Category Archives: Android

GDG Android bootcamp at c-Base

Droidcon Berlin 2013 is starting and the good folks of GDG Android Berlin organized a  Android training session as a good warm-up for the actual conference. The session was held at c-Base, the famous hacker space/crashed space station on Saturday morning 6th of April. The doors opened at 09:00 in the morning, which is a pretty tough time to wake up on a Saturday. I made it there around 09:20 and was among the first to show up Рthis is Berlin after all.

There was a never-ending supply of free Club Mate and food
There was a never-ending supply of free Club Mate and food

After some initial attempts of getting the microphones working, Benjamin Weiss was on the stage with the topic of Android 101. He covered some of the basic ingredients of an Android app, including the AndroidManifest.xml, Activities and Intents, Views, and application lifecycle. Also he gave some good pointers on where to learn more, such as, stackoverflow and openintents. While it was good stuff, I sort of missed an overall picture of what Android apps consist of; now it was more like a collection of useful info on various topics but nothing to really bind them together.

Next was Hasan Hosgel with the topic of Lists and Adapters. The basics of using the Android ListView and supplying data and custom behaviour using Adapters were covered. This was a well focused and good presentation. The topic itself wasn’t terribly exciting, but the ListView is useful in almost any kind of application.

Then it was Christian Ketterer going into much more detail about Intents. I found this part maybe the most interesting, at least judging by the large amount of notes I took. Both an overview of what Intents are used for (starting an Activity, sending a broadcast or starting service), and several good examples of using Intents were presented. Some particularly interesting parts were how to create a new contact with Intents, or how to start an Activity and get results back from the started Activity with startActivityForResult. Also, how to enable other developers to use your app via Intents by adding an Intent filter in AndroidManifest.xml, and by publishing your Intents on

Stephan Linzner covered the Android testing framework, which is based on JUnit 3. It seemed that this part of the Android framework was less familiar to the audience than the ones that were covered previously. Lots of good stuff for how to create automated tests for Android apps were shown, including test cases, test packages, how to use mock objects and contexts and how to use RenamingDelegatingContext to mock file accesses.  Perhaps my favourite was the Monkey tool which generates random input events to your app (iike a real monkey tester would do), often succeeding in making it crash. Running Monkey on the build server overnight seems like a cool idea!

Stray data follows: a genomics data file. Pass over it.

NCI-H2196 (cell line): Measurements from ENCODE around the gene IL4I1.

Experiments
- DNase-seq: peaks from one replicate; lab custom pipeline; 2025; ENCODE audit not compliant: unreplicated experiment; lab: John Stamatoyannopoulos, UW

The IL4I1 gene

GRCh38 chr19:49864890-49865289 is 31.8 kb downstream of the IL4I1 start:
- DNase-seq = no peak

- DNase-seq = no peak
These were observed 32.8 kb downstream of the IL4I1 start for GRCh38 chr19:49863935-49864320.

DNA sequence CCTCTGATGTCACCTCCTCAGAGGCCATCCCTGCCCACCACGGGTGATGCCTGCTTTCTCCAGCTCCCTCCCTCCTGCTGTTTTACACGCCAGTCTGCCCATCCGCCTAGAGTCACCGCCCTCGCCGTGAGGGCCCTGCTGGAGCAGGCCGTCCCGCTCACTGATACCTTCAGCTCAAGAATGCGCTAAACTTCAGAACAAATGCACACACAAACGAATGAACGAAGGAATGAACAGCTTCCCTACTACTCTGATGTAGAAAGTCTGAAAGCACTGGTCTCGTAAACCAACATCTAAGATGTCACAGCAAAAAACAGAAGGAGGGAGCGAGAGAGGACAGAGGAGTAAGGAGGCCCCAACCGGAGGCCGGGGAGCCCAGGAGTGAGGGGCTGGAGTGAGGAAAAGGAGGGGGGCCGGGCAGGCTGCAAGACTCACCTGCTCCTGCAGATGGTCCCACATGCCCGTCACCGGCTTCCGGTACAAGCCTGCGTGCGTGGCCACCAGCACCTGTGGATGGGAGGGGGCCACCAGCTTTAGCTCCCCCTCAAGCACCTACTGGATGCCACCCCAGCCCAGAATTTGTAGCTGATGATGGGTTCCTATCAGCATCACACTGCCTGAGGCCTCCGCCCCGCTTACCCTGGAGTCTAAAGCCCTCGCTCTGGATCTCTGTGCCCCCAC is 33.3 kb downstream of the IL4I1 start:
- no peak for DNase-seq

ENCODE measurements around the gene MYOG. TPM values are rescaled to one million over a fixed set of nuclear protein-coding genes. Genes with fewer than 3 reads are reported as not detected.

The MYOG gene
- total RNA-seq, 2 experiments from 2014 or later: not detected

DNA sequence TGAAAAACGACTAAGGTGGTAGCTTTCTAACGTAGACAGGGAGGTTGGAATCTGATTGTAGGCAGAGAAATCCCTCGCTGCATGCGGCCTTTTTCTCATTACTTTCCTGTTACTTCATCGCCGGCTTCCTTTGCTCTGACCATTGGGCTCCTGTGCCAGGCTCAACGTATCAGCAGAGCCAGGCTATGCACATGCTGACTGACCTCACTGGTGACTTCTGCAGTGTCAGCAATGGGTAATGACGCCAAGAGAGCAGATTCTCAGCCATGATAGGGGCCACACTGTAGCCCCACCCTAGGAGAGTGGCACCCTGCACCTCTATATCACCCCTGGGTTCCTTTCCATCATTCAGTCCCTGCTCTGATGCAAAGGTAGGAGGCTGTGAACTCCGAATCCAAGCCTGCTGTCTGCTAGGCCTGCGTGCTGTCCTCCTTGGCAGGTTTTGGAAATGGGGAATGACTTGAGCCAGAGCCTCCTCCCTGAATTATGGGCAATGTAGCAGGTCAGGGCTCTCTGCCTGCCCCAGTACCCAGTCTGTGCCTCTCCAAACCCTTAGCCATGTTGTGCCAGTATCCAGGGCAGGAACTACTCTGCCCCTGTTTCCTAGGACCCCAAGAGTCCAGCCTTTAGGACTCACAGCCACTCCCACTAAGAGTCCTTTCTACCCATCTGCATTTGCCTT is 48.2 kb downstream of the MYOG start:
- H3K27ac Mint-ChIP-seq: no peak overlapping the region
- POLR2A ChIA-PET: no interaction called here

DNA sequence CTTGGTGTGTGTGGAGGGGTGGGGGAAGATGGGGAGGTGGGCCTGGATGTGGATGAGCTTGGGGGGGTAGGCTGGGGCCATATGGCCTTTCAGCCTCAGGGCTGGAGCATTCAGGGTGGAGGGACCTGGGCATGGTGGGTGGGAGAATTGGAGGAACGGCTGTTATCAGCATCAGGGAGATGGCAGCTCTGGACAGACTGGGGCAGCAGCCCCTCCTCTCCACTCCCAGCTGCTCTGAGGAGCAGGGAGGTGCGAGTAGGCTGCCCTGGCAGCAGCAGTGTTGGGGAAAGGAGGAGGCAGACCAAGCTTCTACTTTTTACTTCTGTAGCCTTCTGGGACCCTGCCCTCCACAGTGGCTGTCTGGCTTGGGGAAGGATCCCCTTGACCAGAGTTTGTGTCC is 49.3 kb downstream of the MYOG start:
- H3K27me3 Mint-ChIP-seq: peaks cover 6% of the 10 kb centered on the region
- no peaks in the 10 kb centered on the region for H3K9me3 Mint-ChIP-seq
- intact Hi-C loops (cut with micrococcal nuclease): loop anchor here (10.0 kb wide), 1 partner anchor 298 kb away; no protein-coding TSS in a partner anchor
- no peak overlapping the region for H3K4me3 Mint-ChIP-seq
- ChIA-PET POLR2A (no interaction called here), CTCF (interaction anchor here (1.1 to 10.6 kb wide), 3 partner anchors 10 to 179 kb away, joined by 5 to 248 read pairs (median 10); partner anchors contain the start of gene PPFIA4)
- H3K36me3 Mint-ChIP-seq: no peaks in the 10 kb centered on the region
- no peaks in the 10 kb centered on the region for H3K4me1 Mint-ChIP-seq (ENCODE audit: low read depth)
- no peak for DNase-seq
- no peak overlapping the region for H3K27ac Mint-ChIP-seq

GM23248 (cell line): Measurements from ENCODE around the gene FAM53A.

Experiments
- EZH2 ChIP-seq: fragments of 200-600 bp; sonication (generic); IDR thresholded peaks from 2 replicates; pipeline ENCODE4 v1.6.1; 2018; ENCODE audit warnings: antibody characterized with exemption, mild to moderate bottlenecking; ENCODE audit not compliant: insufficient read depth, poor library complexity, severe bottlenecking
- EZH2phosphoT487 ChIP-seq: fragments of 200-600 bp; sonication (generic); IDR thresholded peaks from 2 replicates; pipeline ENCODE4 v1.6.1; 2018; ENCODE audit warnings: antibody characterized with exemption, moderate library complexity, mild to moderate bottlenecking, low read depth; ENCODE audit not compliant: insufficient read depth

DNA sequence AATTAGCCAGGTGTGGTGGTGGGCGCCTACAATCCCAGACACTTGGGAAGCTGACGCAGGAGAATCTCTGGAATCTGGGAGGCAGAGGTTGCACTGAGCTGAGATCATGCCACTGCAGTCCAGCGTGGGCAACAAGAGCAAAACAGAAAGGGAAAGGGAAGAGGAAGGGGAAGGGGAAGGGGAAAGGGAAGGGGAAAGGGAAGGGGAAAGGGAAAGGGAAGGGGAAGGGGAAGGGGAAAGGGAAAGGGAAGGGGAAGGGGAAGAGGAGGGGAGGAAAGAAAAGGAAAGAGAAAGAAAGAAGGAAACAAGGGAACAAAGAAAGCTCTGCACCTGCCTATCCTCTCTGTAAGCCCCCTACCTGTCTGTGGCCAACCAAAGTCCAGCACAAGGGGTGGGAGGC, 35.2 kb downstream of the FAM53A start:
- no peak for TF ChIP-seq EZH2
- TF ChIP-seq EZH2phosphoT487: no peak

Tim Messerschmidts topic was Managing Data Like a Boss. It was about the underlying SQLite database engine that Android apps rely on. SQLite is already familiar me on the C API level, and in the Android context it doesn’t look all that different. An introduction of SQLite was followed by how to perform queries, and how to iterate over the query result sets using Cursors. I got it that it’s not a good idea to call the getCount method often, as it’s expensive. Another good tidbit was the feature called FTS tables. These are a special type of table that enables fast Full Text Searches, which I found very useful. He also reminded us to use SQLite asynchronously, by creating a thread or an AsyncTask for all database operations. This makes me question: Why does the Android framework, being a high-level framework, offer synchronous (blocking) methods for SQLite access in the first place?

Stefah Hoth showed us how to get our apps published on the Google Play Store so we can make a lot of money with our brilliant apps. A good take-home message was that we should consider what permissions our apps should use – the more permissions they need, the less likely that the app will be included in the search results when an user searches for apps. For example, if you require permission to use the camera, then Nexus 7 users will never see the app as the Nexus 7 only has a front camera. Same for telephony etc..
During the session Stefan successfully published an incredibly useful app called BigRedButton, which some people in the audience were instantly able to install and rate..

Mister Ligi talked about Google+ Signin Integration. I was getting a little too tired at this point and was no longer able to concentrate, so unfortunately I missed the point here.

During the breaks I had some exciting chats with the other attendees and of course consumed some of the excellent sandwiches, fruits and Club Mate that was available thanks to the sponsors. Unfortunately after the official part of the day was done, I had to be elsewhere, otherwise I would have stayed and enjoyed the chance to chat some more and maybe have a beer or a few. I thank the organizers and the sponsors for a great Saturday, it’s events like this that prove Berlin is a great city for people who are into technology!